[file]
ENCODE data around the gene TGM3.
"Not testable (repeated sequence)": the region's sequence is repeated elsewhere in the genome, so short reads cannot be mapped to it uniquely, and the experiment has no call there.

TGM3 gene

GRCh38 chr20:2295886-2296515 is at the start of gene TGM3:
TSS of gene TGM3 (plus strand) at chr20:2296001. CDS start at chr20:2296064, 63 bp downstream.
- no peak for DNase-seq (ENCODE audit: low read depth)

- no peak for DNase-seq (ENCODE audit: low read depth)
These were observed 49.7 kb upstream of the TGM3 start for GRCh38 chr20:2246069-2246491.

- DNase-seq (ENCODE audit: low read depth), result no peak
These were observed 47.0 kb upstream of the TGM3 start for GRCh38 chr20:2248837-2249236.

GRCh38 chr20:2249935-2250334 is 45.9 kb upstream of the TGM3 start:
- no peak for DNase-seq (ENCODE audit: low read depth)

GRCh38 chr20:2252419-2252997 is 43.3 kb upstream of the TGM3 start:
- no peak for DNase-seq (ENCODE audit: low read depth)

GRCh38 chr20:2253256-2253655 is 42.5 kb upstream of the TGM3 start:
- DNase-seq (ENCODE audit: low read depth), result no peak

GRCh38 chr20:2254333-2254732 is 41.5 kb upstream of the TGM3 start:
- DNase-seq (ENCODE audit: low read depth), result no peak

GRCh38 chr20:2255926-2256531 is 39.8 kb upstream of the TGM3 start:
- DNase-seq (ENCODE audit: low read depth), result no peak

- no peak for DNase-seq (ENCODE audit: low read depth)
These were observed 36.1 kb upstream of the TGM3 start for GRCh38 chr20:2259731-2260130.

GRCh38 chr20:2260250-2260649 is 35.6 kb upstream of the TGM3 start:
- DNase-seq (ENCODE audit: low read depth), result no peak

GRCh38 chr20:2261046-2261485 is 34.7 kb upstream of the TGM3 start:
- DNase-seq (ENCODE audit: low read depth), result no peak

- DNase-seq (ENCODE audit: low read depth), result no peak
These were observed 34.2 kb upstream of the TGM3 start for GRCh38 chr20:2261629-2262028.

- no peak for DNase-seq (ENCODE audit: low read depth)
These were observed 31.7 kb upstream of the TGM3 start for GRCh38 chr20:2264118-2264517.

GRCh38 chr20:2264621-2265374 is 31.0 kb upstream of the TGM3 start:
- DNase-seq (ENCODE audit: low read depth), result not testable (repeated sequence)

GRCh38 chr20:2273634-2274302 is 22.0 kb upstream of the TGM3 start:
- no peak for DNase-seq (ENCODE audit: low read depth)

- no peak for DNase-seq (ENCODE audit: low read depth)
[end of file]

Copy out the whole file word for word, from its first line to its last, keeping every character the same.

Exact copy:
ENCODE data around the gene TGM3.
"Not testable (repeated sequence)": the region's sequence is repeated elsewhere in the genome, so short reads cannot be mapped to it uniquely, and the experiment has no call there.

TGM3 gene

GRCh38 chr20:2295886-2296515 is at the start of gene TGM3:
TSS of gene TGM3 (plus strand) at chr20:2296001. CDS start at chr20:2296064, 63 bp downstream.
- no peak for DNase-seq (ENCODE audit: low read depth)

- no peak for DNase-seq (ENCODE audit: low read depth)
These were observed 49.7 kb upstream of the TGM3 start for GRCh38 chr20:2246069-2246491.

- DNase-seq (ENCODE audit: low read depth), result no peak
These were observed 47.0 kb upstream of the TGM3 start for GRCh38 chr20:2248837-2249236.

GRCh38 chr20:2249935-2250334 is 45.9 kb upstream of the TGM3 start:
- no peak for DNase-seq (ENCODE audit: low read depth)

GRCh38 chr20:2252419-2252997 is 43.3 kb upstream of the TGM3 start:
- no peak for DNase-seq (ENCODE audit: low read depth)

GRCh38 chr20:2253256-2253655 is 42.5 kb upstream of the TGM3 start:
- DNase-seq (ENCODE audit: low read depth), result no peak

GRCh38 chr20:2254333-2254732 is 41.5 kb upstream of the TGM3 start:
- DNase-seq (ENCODE audit: low read depth), result no peak

GRCh38 chr20:2255926-2256531 is 39.8 kb upstream of the TGM3 start:
- DNase-seq (ENCODE audit: low read depth), result no peak

- no peak for DNase-seq (ENCODE audit: low read depth)
These were observed 36.1 kb upstream of the TGM3 start for GRCh38 chr20:2259731-2260130.

GRCh38 chr20:2260250-2260649 is 35.6 kb upstream of the TGM3 start:
- DNase-seq (ENCODE audit: low read depth), result no peak

GRCh38 chr20:2261046-2261485 is 34.7 kb upstream of the TGM3 start:
- DNase-seq (ENCODE audit: low read depth), result no peak

- DNase-seq (ENCODE audit: low read depth), result no peak
These were observed 34.2 kb upstream of the TGM3 start for GRCh38 chr20:2261629-2262028.

- no peak for DNase-seq (ENCODE audit: low read depth)
These were observed 31.7 kb upstream of the TGM3 start for GRCh38 chr20:2264118-2264517.

GRCh38 chr20:2264621-2265374 is 31.0 kb upstream of the TGM3 start:
- DNase-seq (ENCODE audit: low read depth), result not testable (repeated sequence)

GRCh38 chr20:2273634-2274302 is 22.0 kb upstream of the TGM3 start:
- no peak for DNase-seq (ENCODE audit: low read depth)

- no peak for DNase-seq (ENCODE audit: low read depth)